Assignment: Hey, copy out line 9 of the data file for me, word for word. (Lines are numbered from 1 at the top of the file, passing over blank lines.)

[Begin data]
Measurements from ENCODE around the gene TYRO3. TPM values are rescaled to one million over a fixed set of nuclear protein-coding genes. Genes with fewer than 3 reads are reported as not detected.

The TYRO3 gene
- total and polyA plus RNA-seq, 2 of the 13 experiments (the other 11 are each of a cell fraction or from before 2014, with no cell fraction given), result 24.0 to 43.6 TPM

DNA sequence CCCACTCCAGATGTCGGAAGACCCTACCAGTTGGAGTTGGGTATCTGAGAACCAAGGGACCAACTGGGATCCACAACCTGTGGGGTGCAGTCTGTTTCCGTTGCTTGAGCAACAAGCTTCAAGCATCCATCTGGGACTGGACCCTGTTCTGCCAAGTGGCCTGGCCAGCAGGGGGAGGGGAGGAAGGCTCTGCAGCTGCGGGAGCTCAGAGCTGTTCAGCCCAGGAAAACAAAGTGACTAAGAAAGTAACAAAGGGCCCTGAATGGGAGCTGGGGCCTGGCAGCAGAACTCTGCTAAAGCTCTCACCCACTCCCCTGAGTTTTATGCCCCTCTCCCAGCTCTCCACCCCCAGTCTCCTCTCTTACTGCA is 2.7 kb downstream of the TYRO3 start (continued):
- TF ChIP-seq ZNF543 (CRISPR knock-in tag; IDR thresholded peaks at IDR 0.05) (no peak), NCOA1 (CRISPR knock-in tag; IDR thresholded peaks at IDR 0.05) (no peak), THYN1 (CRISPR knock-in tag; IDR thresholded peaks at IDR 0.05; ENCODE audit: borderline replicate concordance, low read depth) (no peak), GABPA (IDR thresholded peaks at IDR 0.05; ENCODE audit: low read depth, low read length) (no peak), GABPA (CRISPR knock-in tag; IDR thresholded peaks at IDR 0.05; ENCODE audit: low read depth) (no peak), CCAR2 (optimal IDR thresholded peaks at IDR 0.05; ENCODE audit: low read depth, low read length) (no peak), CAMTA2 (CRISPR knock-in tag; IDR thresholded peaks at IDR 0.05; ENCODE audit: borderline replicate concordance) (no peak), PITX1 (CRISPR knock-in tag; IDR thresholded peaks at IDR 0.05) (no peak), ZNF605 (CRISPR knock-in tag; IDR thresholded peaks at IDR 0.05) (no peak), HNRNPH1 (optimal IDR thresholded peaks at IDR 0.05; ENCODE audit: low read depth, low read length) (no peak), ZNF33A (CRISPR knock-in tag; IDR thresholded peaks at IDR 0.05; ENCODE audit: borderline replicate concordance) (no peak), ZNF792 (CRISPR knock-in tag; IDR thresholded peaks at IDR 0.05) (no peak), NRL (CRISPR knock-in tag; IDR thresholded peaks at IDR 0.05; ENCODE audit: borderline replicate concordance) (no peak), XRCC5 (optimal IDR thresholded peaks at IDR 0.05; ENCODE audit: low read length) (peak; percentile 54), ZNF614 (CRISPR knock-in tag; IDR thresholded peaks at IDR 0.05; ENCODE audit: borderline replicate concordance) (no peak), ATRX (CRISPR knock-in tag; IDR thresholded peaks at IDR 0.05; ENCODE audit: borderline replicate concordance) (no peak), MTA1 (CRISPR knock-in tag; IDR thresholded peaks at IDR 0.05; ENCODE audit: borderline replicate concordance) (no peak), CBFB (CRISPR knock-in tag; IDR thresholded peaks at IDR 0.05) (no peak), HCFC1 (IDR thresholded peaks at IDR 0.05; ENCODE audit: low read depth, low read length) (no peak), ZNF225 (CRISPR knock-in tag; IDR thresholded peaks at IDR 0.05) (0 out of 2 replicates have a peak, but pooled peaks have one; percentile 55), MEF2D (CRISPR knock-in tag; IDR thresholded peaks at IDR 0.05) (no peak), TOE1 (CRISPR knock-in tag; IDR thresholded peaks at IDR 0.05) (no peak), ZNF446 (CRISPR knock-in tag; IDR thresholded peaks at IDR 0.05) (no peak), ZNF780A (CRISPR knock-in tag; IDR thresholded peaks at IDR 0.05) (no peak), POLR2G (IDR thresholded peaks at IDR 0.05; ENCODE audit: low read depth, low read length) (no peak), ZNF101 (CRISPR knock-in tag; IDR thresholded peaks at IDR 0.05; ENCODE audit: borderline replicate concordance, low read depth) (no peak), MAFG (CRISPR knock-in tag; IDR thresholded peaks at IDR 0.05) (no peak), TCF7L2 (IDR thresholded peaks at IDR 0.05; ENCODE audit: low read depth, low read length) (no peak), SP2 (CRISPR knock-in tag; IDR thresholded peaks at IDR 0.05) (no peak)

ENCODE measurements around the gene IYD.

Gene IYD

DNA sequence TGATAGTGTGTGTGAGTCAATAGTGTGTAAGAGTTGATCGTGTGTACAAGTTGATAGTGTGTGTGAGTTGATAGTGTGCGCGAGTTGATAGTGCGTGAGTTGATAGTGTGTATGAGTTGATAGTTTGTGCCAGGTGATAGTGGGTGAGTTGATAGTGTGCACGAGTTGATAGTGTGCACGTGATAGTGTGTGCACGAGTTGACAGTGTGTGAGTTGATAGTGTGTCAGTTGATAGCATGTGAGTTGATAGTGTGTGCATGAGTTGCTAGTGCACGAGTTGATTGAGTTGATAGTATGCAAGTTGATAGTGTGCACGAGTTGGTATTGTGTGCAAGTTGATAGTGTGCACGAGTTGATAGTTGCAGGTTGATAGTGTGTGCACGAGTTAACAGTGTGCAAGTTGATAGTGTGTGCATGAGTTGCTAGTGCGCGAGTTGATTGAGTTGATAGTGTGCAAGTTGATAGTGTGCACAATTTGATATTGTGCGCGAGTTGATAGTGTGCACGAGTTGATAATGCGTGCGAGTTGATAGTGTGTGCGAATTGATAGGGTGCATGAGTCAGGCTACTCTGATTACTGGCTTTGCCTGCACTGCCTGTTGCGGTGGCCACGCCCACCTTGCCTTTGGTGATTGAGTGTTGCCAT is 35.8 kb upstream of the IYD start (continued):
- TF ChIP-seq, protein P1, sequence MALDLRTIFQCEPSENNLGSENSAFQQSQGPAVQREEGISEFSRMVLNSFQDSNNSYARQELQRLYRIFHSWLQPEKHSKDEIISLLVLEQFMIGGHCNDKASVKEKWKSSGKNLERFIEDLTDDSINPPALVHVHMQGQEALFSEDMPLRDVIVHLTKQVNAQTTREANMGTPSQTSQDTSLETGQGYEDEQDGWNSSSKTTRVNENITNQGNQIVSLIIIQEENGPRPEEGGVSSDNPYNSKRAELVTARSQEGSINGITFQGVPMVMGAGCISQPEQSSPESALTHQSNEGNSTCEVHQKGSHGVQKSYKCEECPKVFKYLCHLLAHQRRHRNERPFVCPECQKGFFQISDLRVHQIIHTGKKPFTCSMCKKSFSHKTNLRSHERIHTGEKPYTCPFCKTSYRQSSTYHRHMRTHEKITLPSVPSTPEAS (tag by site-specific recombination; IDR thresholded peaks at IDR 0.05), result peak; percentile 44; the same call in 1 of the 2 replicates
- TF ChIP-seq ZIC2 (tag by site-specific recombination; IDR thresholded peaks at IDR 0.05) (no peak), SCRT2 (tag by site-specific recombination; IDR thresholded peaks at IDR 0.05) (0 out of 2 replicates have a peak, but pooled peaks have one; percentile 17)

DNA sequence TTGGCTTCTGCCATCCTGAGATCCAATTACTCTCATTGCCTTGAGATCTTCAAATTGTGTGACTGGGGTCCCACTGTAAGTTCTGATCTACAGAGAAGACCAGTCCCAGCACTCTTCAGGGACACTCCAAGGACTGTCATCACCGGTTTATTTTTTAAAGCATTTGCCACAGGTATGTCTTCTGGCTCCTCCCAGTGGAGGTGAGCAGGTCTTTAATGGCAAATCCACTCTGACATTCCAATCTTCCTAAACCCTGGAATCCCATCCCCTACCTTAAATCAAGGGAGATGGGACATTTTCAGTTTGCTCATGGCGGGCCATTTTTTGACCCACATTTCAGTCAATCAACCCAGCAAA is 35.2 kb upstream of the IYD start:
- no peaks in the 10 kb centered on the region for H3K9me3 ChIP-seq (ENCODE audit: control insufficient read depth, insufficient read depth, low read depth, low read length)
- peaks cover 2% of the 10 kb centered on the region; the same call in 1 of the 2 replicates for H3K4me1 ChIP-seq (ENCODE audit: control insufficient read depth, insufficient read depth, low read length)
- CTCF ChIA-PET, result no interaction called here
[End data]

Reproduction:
- TF ChIP-seq, protein P1, sequence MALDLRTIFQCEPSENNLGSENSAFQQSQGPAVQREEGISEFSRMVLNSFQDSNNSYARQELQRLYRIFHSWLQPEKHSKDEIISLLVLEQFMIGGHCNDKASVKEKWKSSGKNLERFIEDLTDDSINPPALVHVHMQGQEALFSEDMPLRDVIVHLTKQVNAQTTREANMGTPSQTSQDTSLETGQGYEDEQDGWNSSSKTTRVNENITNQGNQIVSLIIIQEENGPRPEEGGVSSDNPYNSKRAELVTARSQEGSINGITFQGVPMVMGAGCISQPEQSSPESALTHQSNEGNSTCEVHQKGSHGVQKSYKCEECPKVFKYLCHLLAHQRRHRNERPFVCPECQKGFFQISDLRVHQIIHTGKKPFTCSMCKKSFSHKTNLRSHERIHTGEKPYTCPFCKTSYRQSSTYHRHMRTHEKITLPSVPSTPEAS (tag by site-specific recombination; IDR thresholded peaks at IDR 0.05), result peak; percentile 44; the same call in 1 of the 2 replicates